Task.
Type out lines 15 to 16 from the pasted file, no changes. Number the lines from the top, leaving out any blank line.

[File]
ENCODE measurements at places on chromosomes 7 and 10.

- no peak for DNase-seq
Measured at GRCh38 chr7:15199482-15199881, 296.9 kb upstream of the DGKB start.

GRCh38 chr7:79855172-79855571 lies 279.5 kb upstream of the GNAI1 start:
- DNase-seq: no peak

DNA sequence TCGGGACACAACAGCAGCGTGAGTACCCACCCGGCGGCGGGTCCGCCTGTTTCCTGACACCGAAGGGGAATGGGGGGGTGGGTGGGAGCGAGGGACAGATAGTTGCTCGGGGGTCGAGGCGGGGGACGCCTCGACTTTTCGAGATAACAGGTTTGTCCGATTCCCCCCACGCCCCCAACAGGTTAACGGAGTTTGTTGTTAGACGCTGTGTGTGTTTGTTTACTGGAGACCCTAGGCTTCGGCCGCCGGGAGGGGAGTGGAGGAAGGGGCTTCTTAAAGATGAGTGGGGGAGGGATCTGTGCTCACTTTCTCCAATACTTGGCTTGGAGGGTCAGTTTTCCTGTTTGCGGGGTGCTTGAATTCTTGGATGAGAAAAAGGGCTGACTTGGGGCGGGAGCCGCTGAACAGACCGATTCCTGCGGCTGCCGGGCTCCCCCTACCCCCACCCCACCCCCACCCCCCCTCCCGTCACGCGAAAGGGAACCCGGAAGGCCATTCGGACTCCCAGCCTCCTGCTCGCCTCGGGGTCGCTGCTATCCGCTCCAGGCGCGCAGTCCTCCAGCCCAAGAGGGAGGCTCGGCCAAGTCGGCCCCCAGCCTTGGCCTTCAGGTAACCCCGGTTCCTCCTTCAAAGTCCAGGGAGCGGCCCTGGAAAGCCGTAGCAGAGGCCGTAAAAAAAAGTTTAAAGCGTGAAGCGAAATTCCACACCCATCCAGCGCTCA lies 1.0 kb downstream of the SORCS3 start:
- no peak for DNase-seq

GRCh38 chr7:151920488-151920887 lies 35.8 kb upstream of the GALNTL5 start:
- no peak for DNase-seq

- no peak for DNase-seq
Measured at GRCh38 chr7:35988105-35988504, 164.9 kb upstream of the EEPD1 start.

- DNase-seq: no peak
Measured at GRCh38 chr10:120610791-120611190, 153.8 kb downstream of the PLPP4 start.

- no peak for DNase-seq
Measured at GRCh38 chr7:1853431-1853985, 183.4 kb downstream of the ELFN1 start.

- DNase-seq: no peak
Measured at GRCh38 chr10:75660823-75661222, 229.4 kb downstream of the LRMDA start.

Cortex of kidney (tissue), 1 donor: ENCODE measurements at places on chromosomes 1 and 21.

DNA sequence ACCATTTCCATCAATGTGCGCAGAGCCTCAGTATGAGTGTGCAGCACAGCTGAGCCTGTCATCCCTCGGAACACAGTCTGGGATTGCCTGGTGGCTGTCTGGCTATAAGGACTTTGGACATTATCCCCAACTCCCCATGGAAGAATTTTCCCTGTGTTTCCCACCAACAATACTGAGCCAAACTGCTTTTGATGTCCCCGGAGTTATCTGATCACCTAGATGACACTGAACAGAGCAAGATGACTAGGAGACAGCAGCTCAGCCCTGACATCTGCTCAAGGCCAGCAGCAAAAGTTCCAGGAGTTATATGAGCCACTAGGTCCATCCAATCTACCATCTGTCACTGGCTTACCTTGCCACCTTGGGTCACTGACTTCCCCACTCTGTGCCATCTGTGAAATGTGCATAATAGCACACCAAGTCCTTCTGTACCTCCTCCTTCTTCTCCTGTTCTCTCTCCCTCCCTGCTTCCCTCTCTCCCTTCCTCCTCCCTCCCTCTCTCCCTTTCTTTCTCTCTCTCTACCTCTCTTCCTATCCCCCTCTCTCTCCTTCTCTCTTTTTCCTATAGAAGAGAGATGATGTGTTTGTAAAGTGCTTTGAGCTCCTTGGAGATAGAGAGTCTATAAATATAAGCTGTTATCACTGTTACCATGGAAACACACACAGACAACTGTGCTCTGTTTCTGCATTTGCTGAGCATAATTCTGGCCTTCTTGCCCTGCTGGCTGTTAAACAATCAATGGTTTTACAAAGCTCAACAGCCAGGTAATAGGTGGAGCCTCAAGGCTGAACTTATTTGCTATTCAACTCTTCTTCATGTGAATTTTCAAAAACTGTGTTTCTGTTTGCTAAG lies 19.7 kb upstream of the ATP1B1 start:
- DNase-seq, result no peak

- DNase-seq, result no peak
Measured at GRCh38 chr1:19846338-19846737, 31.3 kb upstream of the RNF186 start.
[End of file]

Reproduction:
Measured at GRCh38 chr7:1853431-1853985, 183.4 kb downstream of the ELFN1 start.

- DNase-seq: no peak